The Courier News from Blytheville, Arkansas on April 2, 1954 · Page 6
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The Courier News from Blytheville, Arkansas · Page 6

Blytheville, Arkansas
Issue Date:
Friday, April 2, 1954
Page 6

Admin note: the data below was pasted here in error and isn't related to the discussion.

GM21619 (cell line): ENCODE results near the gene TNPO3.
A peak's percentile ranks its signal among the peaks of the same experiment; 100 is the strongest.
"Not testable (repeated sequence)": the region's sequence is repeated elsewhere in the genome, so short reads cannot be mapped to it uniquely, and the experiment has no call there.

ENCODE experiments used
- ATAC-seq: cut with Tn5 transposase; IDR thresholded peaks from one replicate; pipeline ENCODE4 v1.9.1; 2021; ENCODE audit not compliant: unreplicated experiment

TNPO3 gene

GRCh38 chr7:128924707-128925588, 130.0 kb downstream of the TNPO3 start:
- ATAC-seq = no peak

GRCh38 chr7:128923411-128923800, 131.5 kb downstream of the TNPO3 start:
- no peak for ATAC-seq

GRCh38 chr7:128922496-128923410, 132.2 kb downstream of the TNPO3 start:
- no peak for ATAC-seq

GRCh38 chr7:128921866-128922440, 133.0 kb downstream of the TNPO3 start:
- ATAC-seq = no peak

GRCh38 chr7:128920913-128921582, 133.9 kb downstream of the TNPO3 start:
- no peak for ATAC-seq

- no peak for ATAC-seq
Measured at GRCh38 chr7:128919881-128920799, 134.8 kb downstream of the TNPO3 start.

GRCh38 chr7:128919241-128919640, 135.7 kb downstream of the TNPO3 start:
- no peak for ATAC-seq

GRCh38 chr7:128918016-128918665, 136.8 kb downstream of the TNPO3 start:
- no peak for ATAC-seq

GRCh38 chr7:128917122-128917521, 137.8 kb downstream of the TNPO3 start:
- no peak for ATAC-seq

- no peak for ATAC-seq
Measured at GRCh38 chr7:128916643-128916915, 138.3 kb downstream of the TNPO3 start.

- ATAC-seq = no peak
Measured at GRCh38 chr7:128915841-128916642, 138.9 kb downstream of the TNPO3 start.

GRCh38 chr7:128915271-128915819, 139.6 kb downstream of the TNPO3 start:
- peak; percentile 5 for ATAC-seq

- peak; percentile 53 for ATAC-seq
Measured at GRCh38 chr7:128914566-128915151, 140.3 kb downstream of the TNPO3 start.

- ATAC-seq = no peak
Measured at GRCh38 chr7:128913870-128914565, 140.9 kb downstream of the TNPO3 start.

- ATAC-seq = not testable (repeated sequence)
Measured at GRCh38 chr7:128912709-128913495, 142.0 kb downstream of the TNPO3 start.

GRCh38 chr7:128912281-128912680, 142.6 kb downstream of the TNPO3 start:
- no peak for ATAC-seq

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BLYTHEV1LLE (ARK.) COURIER NEWS FRIDAY APRIL 2, 1954 "* IT FIGURES WEIGHT .160 ft*. SETACK ; ..70" CHE$T (Norm) Won....55 Losi 5 Morning Odds Find a 2-1 Favorite .-.» By JERRY LISKA CHICAGO (AP) — Two world boxing champions, Carl (Bobo) Olson of San Francisco and Kid Gavilan of Cuba, will battle 15 rounds or less for Olson's five-month-old middle weight crown at the Chicago btadmm tonight. The nation's TV fans, except in blacked-out Chicago and a 100-mile area, will watch (on NBC) the favored Olson, 25, make his first title defense against welterweight champion Gavilan, 28. ABC radio will broadcast. 2-1 at Noon Starting time is 10 p.m., EST. Odds hovered around 2-1 in Olson's favor before the noon weigh-in, at which Bobo was expected to outweigh Gavilan by six pounds, 159 to 153. This is the first bout between two reigning champions since the now - retired middleweight king Sugar Ray Robinson failed to dethrone the then light heavy champ Joey Maxim in New York June 25, 1-952. 17,000 Due The International Boxing Club, which billed the scrap as "the best f4ght ki the world," admitted it would tafee a last-minute rush at the box office to reach a goal of $360,000 gross from a capacity 19,400 paid. It appeared likely the fight would lure about 17,500 paying some '320.000, sweetened by $100,000 from the TV rights. $119,000 for Bobo Olson gets 35 per cent of the net gate and TV money, about a $119,000 pay day. against Gavilan's 36 per cent .for around $85,000. A torrid pace is expected in the meeting of the balding, tattooed Olson against the cocky Gavilan, who has had almost twice as many pro fights as. Bobo, 115 to 60. It'll be Olson, a busy, flailing crowder, against a crafty, skinny - legged slasher. To Abandon Welters Olson won the middleweight title vacated by Robinson when he whipped England's Randy Turpin at New York last Oct. 21. He since has had one fight, knocking out Joe Rindone at San Francisco Jan. 23 in a nontitle bout. Gavilan has held the welter title since he won a 15-round decision over Johnny Bratton. Gavilan would have to abandon the 147-pound title if he dereats Olson tonight. In the past few of his seven 147-pound defenses, he had great trouble making that weight. Gavilan and Olson: Two Tough Boys By CHARLES CHAMBERLAIN CHICAGO (AP) — Gerardo Gonzales, better known as Kid Gavilan, and Carl (Bobo) Olson are graduates from the school of hard knocks. Gavilan, the welterweight champion, has earned nearly one million dollars in the ring since he turned pro at the age of 17 in 1943. Olson, at 25, has had several big paydays since he started professional boxing in 1945 and his biggest-about $119,000 will be his cut for defending his five-months-ould middleweight title against Gavilan tonight. Gavilan's rise to a national hero of his native Cuba and the toast of the boxing world is one of the trade's greatest rags-to-riches stories. Worked in Fields He was born cf humble parentage on the little isle of Camaguey, off the coast of Cuba, where his parents were sugar cane cutters on a large plantation. Before he was 10. Gavilan worked beside them in the fields. At 12. the kid was a full fledged 70-pounder, and entered an ania- ,eur boxing match near the planta- ;ion. Ke won, but when he returned home late that night he got the icking of his life, from his mother. One Sandwich se-Hawaiian mother, now makes his home in San Francisco. He is the father of three children. Bobo has gone by this nickname since a tyke of two when one of his young sisters could only say "Bobo" instead of "brother." Homesick? In Chicago he has acted as if he were deeply homesick for his San Francisco ranch family as he intensely and methodically went through his daily routine of workouts. Boxing came naturally to Bobo who recalls he was always fighting the young toughs In his Honolulu neighborhood. As a youngster he worked on a ranch and had thoughts of becoming a jockey. He was a good swimmer and football player in high school. His father, now a federal narcotics agent in Honolulu, encouraged his ring career. The story goes that one toughening- up exercise the father prescribed for his son was to lift a The story goes that the young- 53-pound block of cement, daily, ster ;vas so enthralled by boxing. ,hat he walked seven miles to a ittle town of Paleseco to enter another fight, he helped put up the ring and then went in and won. His meal for the day had been ne sandwich. His first manager was Fernando Palido. who owned a candy shop in Havana called El Gavalin (the Hawk\ from then on. Gerardo Gonales was known as Kid Gavilan. Father of Three He is the father of three, a young son and two daughters, one of whom was born last week. Olson, born in Honolulu of a Swedish—American father and Portuge- The father tied a rope around the block, and young Olson yanked it up with his teeth. Fights Last Night By THE ASSOCIATED PRESS Boston—Sandy Saddler, 133, New York, stopped Augie Salazar, 139Vi, Oakland, Calif. 7 (non-title). Portland. Maine—George Araujo. 139, Providence, stopped Jacques Julien, 143, Paris. 3. Hutchinson, Kan. — Bobby Buckle. 138. Topeka. stopped Don Smith, 138, Wichita, 4. Arkansas Sportettes AIC Subsidy Plan Is Hit By Ozarks New Foul Rule Figures To Favor Control By CARL BELL Associated Press Sport* Writer It's generally accepted that the larger, richer colleges can make the most of subsidizing athletes. They can outbid the little fellows for any one boy and can award a greater number of scholarships and other types of financial grants. So it comes as something of a surprise that a relaxation of the Arkansas Intercollegiate Conference's stringent ban on athletic subsidies is being proposed by the College of the Ozarks, the league's tiniest member. Will Step Up Ozark will step up at the AIC meeting in Little Rock April 1.0 to ask amendment of two sections of the bylaws. The first proposal would substitute for the AIC's stronger prohibition the widely publicized "Criteria F" of the North Central Association, the collegiate accrediting organization. Discrimination Ozarks' Athletic Director Frank Koon explains the difference this way: "Under the North Central regulation a boy who qualifies academically for a scholarship will not be denied one just because he 1$ an athlete. The AIC rules now prohibit a student obtaining an academic scholarship if he's an athlete. That is discrimination against athletes." Okarzs' second proposal also is aimed at what Koon describes as discrimination. It would eliminate altogether a limit on the total amount of money a member school may pay athletes who work for the school. Others Unlimited There's no limit on the money ,hat may be paid other students 'or such work, but only $3,600 a year may go to athletes. "We have been paying our students 35 cents an hour for student abor at Ozarks," says Koon. "At this rate, we have been able to ive about 17 athletes full time work. Next fall we will go up to 75 cents an hour, which will enable only 7 or 8 athletes to work f we are held to the $3,600 restriction." HONEST—Billy Brown uses all of his strength to lift this 38-pound channel bass, caught off Hatteras, N.C., one of the season's first to be landed with rod and reeL (NEA) Kansas Team After Records This is just a thought in passing. It has occurred to us that if it's wrong to give a boy a scholarship 'or playing football, maybe it's also wrong for the colleges to charge admission for a game that boy plays. Basketball's new free throw rule probably will be the most success- ul of many attempts to reduce ouling by legislation. It also is ikely to increase the principal drawback to the game—the dependence ment. upon the officials' judge- Free One Important The new rule will give a second his first one on "common" fouls— hat is. fouls committed when the /ictim is not in the act of shooting, n the past season, a second shot vas awarded only when the offended player missed his first one. Two shots will still be awarded o a player fouled while shooting, egardless of whether he makes the irst one. Obviously, more games will be ecided by free throws next year Sports Roundup— One Vote for the Cuban Hawk By GAYLE TALBOT NEW YORK (AP) — If one may judge by everything he has heard between here and Florida, tonight's middleweight title fight at Chicago between Bobo Olson and Kid Gavilan is going to have the greatest television audience in history outside the heavyweight ranks, and it might be fairly close there. nd John Rauth of Arkansas State gree that the new rule will favor the teams using the slow break or ball control system. There were those who suspected that Texas A&M Football Coach Bear Bryant planned some recruiting activity in Arkansas when he hired Southern State's Elmer Smith as an assistant. Sure enough, Smith has notified friends that he'll be visiting his home state soon. At every gathering we have been \ cago, where he ic perhaps least in around the baseball training! popular of all. unless he had been \ camps for several weeks the question of the probable winner has eventually a risen, and a considerable number of man-to-man bets have been made in our presence, all at even money. We have not heard a supporter jf the challenger, ask for odds. Those who like the -Cuban Hawk just like him, and the hell with the pounds he's giving away. Lacks Class We happen to have been one of this group, dating back to well before the match .was made. We gained a great deal of respect for Olson the night he beat Randy Turpin for the crown at Madison Square Garden, but simply have the feeling he lacks the class to cope with Gavilan's brilliance for 15 rounds. The Cuban figures to . win by a decision. At numerous times during Gavilan's career, it has been necessary to temper one's enthusiasm for 'his particular form of art. He has had a -disconcerting habit of fighting only when he felt like it, or only good enough to win. This has not won him great popularity, but it has earned him a lot of money. Tonight will be different. This is the one where the Keed figures to turn it on as he never did before, even In his bouts with Sugar Ray Robinson. He knew that nobody his size could whip Robinson. He has no-such feeling about Olson. He dead certain in his own mind that here was a man made to order for him. By championship standards, neither of tonight's principals is a very heavy puncher. The chances of a knockout, except possibly of the technical variety, are not much. Each has long since proved h ; ability to take a clout on the chin. Though he has shown he can beat an opponent into helplessness with his ceaseless two-fisted attack, Olson ha snot stunned men of Gavilan's caliber with a single blow. would never have gone into Chi- the next day." Doby Will Try To Forget FORT WORTH. Tex. W—Cleveland's Larry Doby, whose batting average has been skidding for four years, said today he was going to stop "taking the game home with me." Doby, who ended last season with a .263 after hitting .326 in 1950. declared that 'all these years I've been eating, drinking and sleeping baseball. 1 think this has been'my trouble. It's made me too intense about the game." He added that this year he and his wife are going out more and promised that after each game he is going to forget baseball "until Midwest Keglers In Prominence SEATTLE (.?)—A sharply revised in the American Bowling Congress championsships today as a result of some high class kegling by Midwest entrants yesterday. All disvisions except booster —• which was inactive — saw new names inserted freely in their top- 10 ladders. The final assaults on the listings were made by Fort Wayne, Ind.. and Cleveland teams which broke into the open team division standings. The Worthman home builders of Fort Wayne racked up a 2906 series for sixth place in the open team rankings while the King Louie Shirts of Cleveland climbed to the eighth position on the strength of a 2897 pin fall. Great Konno Will Get His Toughest Test NEW HAVEN, Conn. '.?*—Dynamic Ford Konno. Ohio State's great ace from Hawaii, faces his biggest test today in his goal to score a list of leaders greeted participants j tri P le in the National AAU Men's Indoor Swimming Championships in Yale's pool. Konno, 21, won the 1,500-meter grind last night with the greatest of ease. He seeks the 220-yard free-style title today, but to do so he'll have to lick Michigan's Jack Wardrop. Wardrop, a Scot, pulled the upset of the year by defeating Konno over this, distance in the NCAA meet at Syracuse. N. Y., last week. CSL to Abide By New Ruling GREENVILLE. Miss. !.?i — The Class C Cotton States League will obey a new rule requiring'playors to remove their gloves from i.he field each half inning,, i;;;!,^league directors decide otherwise, ! said President Emmet Harty here i yesterday. j American ana Texas League i clubs say they will not enforce the ' ruling, but President Charles Hurth of the Southern Association has instructed his umpires to abide by the law. The rule is a reversal of a b:<sc- , _ - . i"H tradition of leavinp friovfs O n I 3 the field while a team js at bat. Led by Santee, They're Favored in Texas Relays at Austin By HAROLD V. RATLIFF AUSTIN. Tex.. Ml — Kansas hard-running Jayhawks go after a world's record that will be recognized today as they whip through the featured event of the opening Texas Relays session—the sprint medley. Cocky Wes Santee, the lad who sparked four relay teams to victory in the big tack and field carnival here last season, will be running the anchor half-mile lap and Frank Cindrich, one of the fellows who helped him better the world record with a time of 3:21.8, again is on the team. Not Recognized The time last year was nine- tenths of a second under the mark se tby New York University in 1950 but it hasn't been recognized as a record and. may never be. There was some question at the time on the way the relay members ran. But Kansas could well break the record again today as the Jay- hawks participate in one of nine finals events on the opening sce- dule of the first major outdoor relays carnival of the season. The Jayhawks and host Texas are expected to battle it out for the most championships with Kansas dominating the distance events and Texas the sprints. Oklahoma A&M also is considered a threat to titles and records in the distance relays with its great Fredrik Eckhoff, Sture Landquist and Bill Heard. More than 1200 athletes streamed into Austin for the start of the relays this afternoon. There are 20 teams in the star-spangled university division. Arkansas on Hand They are Arkansas, Baylor, Drake, Hardin-Simmons. Houston, Kansas State. Kansas, Marquette, Missouri, Nebraska, Notre Dame, Oklahoma, Oklahoma A&M, Rice, Southern Methodist, Texas A&M, Texas Christian, Texas Tech, Texas and Wichita. The sprint medley relay will be run off in all classes this afternoon along with the university distance medley; the 3,000-meter run, in which Eckhoff is defending champion and record-holder with a time of 8:35.1, and the university-college broad jump and javelin throw. Finals in most other events will be tomorrow afternoon. Records Expected At^least a dozen records are expected to be established, with Kansas a threat in four relays, all of Topping Blazes Away At Yanks' Complacency By ORLO ROBERTSON AP Sports Writer Co-owner Dan Topping let loose an angry blast yesterday at the New York Yankees, who won only eight victories in 24 games during spring training. As the team prepared to head North from Florida, Topping charged the veteran players with overconfidence. He said: They think nobody can beat them. The five straight pennants have got them to thinking that way. Well, they'll have to get that idea out of the back of their heads." Minor League Games The Yanks should arrive home with a better record than 8-16 because starting tomorrow in Jacksonville, they meet only minor League competition until April 9. Then they open a three-game series at Ebbets Field against their World Series cousins—the Brooklyn Dodgers. But regardless of their performances on the' homeward trek, they can't escape the fact they have been a bitter disappointment. Some of the experts say they need a take- charge guy like Joe DiMaggio. Mickey Mantle figured to be the man but so far he hasn't been able to play regularly enough. Ford Disappoints And the showing of Whitey Ford, who won 18 games last season and figured to be the ace of the mound staff this season ,has been another big disappointment. He has shown little to indicate that he'll be able to take up part of the slack caused by the sale of Vic Baschi to ^he St. Louis Cardinals- While blasting his veterans on one hand, Topping said he wasn't disturbed too much over the Yankees' poor spring record. "Stengel (Manager Casey Stengel) isn't disturbed so why should I be," he said. "There are reasons why some games were lost. Casey preferred to look at young players and see what he had for the future." ' Rookies Leave Stengel got rid of eight of his youngsters yesterday, including Elston Howard, first Negro ever to don a Yankee uniform. They were sent to the minors, leaving the ciub with 31 players on the roster. While the Yankees were preparing to depart from St. Petersburg, Fla., the Dodgers yesterday got anther top-flight pitching job from big Don Newcombe—the man they figure will go a long ways toward winning the National League pennant and World Series. He allowed only six hits in seven innings as the National League champions defeated the Milawukee Braves 8-7 before an overflow crowd of 9,287 at Mobile. He gave up two runs, one a homer by Bill Bruton. More Pitching The Cincinnati Redlegs. Philadelphia Athletics and the Cleveland Indians also received good pitching, the Redlegs from an unexpected source. Corky Valentine, 24- vear-old right-hander, went the route with four-hit ball as the Red- legs snapped Washington's htree- ame winning streak 4-3. Valentine also drove in a run with a double. Little Bobby Shantz looked more ike the Shantz of 1952 as he pitched icven scoreless innings and fanned dx in the Philadelpha Athletics' i-3 victory over the Pittsburgh Pi- •ates. The Indians received shutout Bitching from Early Wynn and Bob Chakales in whipping the New York Giants 3-0- Wynn went the irst seven innings, allowing four j lits. Chakales finished up without' ermitting a hit. Cards Hit Sox Stan Hack's debut as manager of the Chicago Cubs was spoiled by the Baltimore Orioles 6-1. Clyde McCullough's homer was the only Cub tally off Duane Pillette and Don Larsen. Two home runs by rookie Joe Frazier and one each by Stan Mu- sial and Red SchoencHenst helped the St. Louis Cardinals down the Chicago White Sox 7-4. Seven runs in the last two innings brought the Detroit Tigers from behind for a 12-11 triumph over the Philadelphia Phillies. * * * Champs Weaker, But so Is League By JOE REICHLER NEW YORK (AP) — The weakened world champion New York Yankees are ready to be taken but there doesn't appear to be any club in the American League strong enough to do it. Largely because of the failure of the other clubs to improve sufficiently and because of New York's knack of coming up with replacements year after year, the Yankees are picked to capture their sixth straight championship. Brennan Era For Irish Youthful Coach Begins Spring Drills SOUTH BEND. Ind. ffi — The Terry Brennan era in Notre Dame football will be ushered in today as the 25-year-old successor to Head Coach Frank Leahy opens the first of 20 spring workouts. Brennan has 17 lettermen returning from Leahy's unbeaten but once tied 1953 team. This group is headed by co-captains Dan Shannon and Paul Mate, ends who played for Brennan on his Mount Carmel City High School championship teams in Chicago a few years ago. Other returning monogram winners are quarterbacks Ralph Gulielmi, Tom Carey, and Don Schaefer; halfbacks Joe Heap, Dick Fitzgerald and Dick Keller; ends Walt Cabral and Don George; guards Ray Lemek, Jack Lee and Pat Bisceglia; tackles Wayne Edmonds, Sam Palumbo and Frank Varrichione, and center Dick Szymanski. Brennan's main job will be to replace the entire right side of the starting line, a unit wiped out by graduation, fullback Neil Worden and halfback Johnny Lattner, All- America and winner of the Heisman and Maxwell trophies. Assistant coaches John Druze and Bill Earley, only holdovers from the Leahy regime, and newcomers George Dickson, Bill Fischer, Francis Curran and Frank Johnston will aid Brennan in putting the Irish's big squad through 20 workouts in a 36-day period. The Yankees are not as strong as last year's outfit that became the first team to win five consecutive pennants and world series. They figure to be at least 10 per cent weaker because of the loss of such key 1953 performers as Billy Martin, Vic Raschi and John Mize and the uncertain status of Mickey Mantle, the young outfield star. Mickey, slow in recovering from a double knee operation, may not see regular action until a, month after the start of the season. Have Winner Though But thanks to a smart winter trade and the calling up of brilliant newcomers, the retain the winning Yankees still combination. Tuisa Crushes *, Porker Netters TULSA, Okla. MPt — University of Arkansas claimed only one set as the University team dropped the ;hich Santee will anchor. Last ear the Jayhawks bettered one 'Grid's record, one American rec- rd and tied one Texas relays rec- rd. Among the individual events, vents, Jim Harrington of Notre Dame is a potential record-smash- r in the pole vault, in which he Iready has exceeded the record f 14 feet 2*4 inches by almost an nch and Bruce Drummond of Ok- ahoma should better his record ie of 4:12.3 in the mile, set last ear. Exhibition Baseball By THE ASSOCIATED PRESS Baltimore <A~\ 6. Chicago <N> 1 St. Louis CNi 7. Chicago (A) 4 Cleveland (A) 3, New York (N) 0 Detroit (A) 12, Philadelphia (N) [ Philadelphia (A> 5, Pittsburgh sn 3 Cincinnati tN) 4, Washington (A) 11 NEW TASTE TREATS COOK'S OLD NEW ORLEANS CONFECTIONS DATE DELIGHTS PECAN DAINTIES Luscious, frosted Date cookies ... 750 Per Tin vacuum packed tin Per Tin Dllll DEI*AIIC Sugar coated, Rum $|50 HUm I LvHllO Flavored Pecans Per Tin I >•»_ • • »M* Small Pralines §429 Per Can I One Dozen Large S""59 Pralines per can PRALETTES PRALINES FRENCH FRIED °£ u ""! per tin 720 Ideal to serve at your club or coke parties— these attractive packages also make nice gifts Fine Liquors 106 N. Broadway FOSTERS Party Foods Phone 'i.-. here yesterday of Tulsa tennis Porkers 6-0. Glenn Lane won his first set for the Razorbacks. beating Lynn Allen, 6-4, but lost the next two 6-3 and 6-1. Bob Borkowski led the Cincinnati Redlg pinch-hitters in 1953 with a .333 average. They have pitching, power, speed, great defensive strength, depth and cunning. Unlike last year, the season promises to be a tense, bitterly- fought four-team race right down to the wire. The Yankees' chief trouble may come from the Boston Red Sox, probably the most improved club in the league. If Ted Williams hadn't busted his collarbone the first day of spring training, the Red Sox might have been the choice. But with the slugging outfielder out for an indefinite time, the Sox chances have been reduced considerably. Indians Improved Cleveland improved itself somewhat by the acquisition of outfielder Dave Philley and first baseman Rocky Nelson. It is doubtful if that is sufficient to make up the 8V 2 games that separated the club from the Yankees at the end of last season. Chicago helped itself by acquiring pitchers Jack Harshman and Don Johnson and outfielders Willard Marshall and Johnny Groth but it must be remembered that the White Sox finished 11 1 / 2 games from the top last year. That's a lot to maek up in one season. The . writer, who spent seven weeks with six of the eight teams this spring, picks this probable order of finish; 1. New York. 2. Boston. 3. Cleveland. 4. Chicago. 5. Washington. 6. Detroit, phia. 7. Baltimore. 8. Philadel- Utah's general deer season opens this year on Saturday, Oct. 23. SRjm ™ You con get fhousonds of txfro miles from your car without overhaul expense! Inilcll o Motor Rythm Lubricator on your engine for more power and pick-up and le« engine wear. Motor Rythm "top engine!' lubrication works from the top down— get* oil on the hard to reach upper engine ports, including valves, pistons and rings. Top engine lubrication pays for itself many times over. Whether it's new or old, the cor you're driving now can be the best bargain y- i ever drove—if you make it lost wi''- 'otor Rythm Lubricator. ONLY ing qt. Motor Rythm (regular $10.10 value) * Not 'n initallation charge or kit when required Available at your car dealer's, f-vorite Garnffe or Service Station. 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